The Gambler (1974) – An exceptional character study from Karel Reisz

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Made at a time when most screenwriters, actors and directors used to put a lot of their own personal experiences and heart into the films they worked on, Karel Reisz’s criminally overlooked The Gambler presents the kind of gritty, character-driven 70s filmmaking that always gives me the kicks. James Caan stars as Axel Freed, an English literature professor who also happens to suffer from a severe addiction to gambling. When the film opens, we catch him at a gambling joint where he has just lost $44,000. What follows is, naturally, him in an agitated state of mind driving around with the screenplay showing us bits that reveal to us – and which Axel recalls – a conversation he had before in the same joint with his pal Hips about keeping his gambling addiction in check. Hips tells him: “We shouldn’t laugh about this. You are the last person in the world I don’t want anything bad happen to.” What does that mean? Consequences. Some serious consequences for Axel if he doesn’t find a way to come up with $44,000.

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Axel is so obsessed with gambling that he does it even when his car is stuck somewhere on the road. He gets out of the car and walks over to a bunch of African-American kids playing basketball and bets some money there too. He loses and they are so grateful. He is teaching Dostoyevsky and the like and simultaneously indulging in philosophical discussions abou the characters in these books with this students at the college. We can observe that Axel sees some parallels between him and these characters. He has a good-looking girlfriend who stands by him but doesn’t really understand Axel fully. He informs his mom, a successful doctor, about the pickle he is in and needless to say, this upsets her. He lets her know that she might have to help him out soon. She asks him if she has become such a failure that she has to see a son grown up with the morals of a snake. He has a grandfather who is a successful businessman and at times reminds you of another popular movie character that another Caan character shared the screen space with two years ago, Vito Corleone in The Godfather.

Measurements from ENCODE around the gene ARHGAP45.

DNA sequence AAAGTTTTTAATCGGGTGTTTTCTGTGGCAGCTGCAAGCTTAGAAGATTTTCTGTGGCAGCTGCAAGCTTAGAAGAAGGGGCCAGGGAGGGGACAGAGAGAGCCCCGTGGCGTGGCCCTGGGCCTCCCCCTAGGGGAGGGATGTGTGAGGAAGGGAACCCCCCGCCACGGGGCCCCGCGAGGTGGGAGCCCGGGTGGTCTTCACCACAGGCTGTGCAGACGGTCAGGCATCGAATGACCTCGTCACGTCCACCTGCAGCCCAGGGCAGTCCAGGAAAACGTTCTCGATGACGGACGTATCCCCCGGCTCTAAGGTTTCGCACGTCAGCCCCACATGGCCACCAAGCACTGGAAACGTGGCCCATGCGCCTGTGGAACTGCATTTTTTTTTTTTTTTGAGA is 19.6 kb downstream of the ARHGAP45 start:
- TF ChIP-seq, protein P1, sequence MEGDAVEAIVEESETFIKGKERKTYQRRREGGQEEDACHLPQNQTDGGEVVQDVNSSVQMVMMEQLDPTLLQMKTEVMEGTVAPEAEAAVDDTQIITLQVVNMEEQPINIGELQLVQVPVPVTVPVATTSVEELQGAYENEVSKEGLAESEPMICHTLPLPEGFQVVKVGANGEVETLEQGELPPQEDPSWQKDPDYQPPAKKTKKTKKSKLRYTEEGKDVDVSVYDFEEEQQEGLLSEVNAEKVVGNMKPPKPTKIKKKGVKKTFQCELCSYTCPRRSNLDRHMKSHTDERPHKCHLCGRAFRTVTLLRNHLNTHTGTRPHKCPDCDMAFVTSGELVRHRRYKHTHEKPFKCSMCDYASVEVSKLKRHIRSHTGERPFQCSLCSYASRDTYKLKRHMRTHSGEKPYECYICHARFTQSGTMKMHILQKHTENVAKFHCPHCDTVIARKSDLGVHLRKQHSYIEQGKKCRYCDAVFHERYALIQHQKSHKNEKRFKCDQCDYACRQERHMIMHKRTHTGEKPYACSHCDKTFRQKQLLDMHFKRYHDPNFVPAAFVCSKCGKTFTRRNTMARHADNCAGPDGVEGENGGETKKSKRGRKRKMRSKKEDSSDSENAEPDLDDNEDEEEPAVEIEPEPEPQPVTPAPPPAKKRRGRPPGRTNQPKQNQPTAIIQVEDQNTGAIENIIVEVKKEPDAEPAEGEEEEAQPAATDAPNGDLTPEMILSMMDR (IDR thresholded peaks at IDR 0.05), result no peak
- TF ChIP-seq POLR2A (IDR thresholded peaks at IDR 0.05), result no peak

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Axel is too proud to ask his grandfather for money. He, however, manages to get half of the money he owed, from his mother with a promise that he’ll clear his debt as soon as possible. But being the kind of reckless character that he is, he puts all of that into a poker game at Las Vegas. He wins some but loses it again on some basketball game bet. The mafiosos don’t like the way things are going and get hold of him. They present him with a proposition and this leads to one of the tensest, most gripping sequences written in motion picture history. Caan seems like an odd guy to play a college professor but that’s exactly the point. This is a man who looks like some thug masquerading as a college professor, and even his character feels the same way. This is someone who seriously needs help but continues to entertain his unhealthy obsession with danger and losing. But at the same time, he also loves winning. At one point, he tells Hips that playing safe bets doesn’t get his juices flowing and it’s the riskier ones that excite him more. What can you say to a character like that?

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Caan’s performance, as always, is so remarkable in that it’s almost tangible. Each nervous tic, mannerism and eye movement is so convincing that you feel as if you are in his shoes, experiencing his life yourself. The level of anxiety that he conveys, especially in the final scenes, is so intense that it makes you wonder if any other actor could’ve done the job better. Even though he plays a frustrated character, the performance is quite subdued compared to what he has done in The Godfather or Thief. However, in one scene, we get to see him unleash his inner Sonny Corleone. Caan is aided by an impressive bunch of supporting cast that features the likes of James Woods (this is one of his earlier roles), Burt  Young, Paul Sorvino of Goodfellas fame (who plays Hips) and other actors who would later show up in some of Sidney Lumet’s and the Coen Brothers’ films. The film was produced by two guys – Irwin Winkler and Robert Chartoff – who has produced a lot of Scorsese’s films such as Raging Bull, GoodfellasThe Wolf of Wall Street and even the recent relatively inferior remake of The Gambler, starring Mark Wahlberg.

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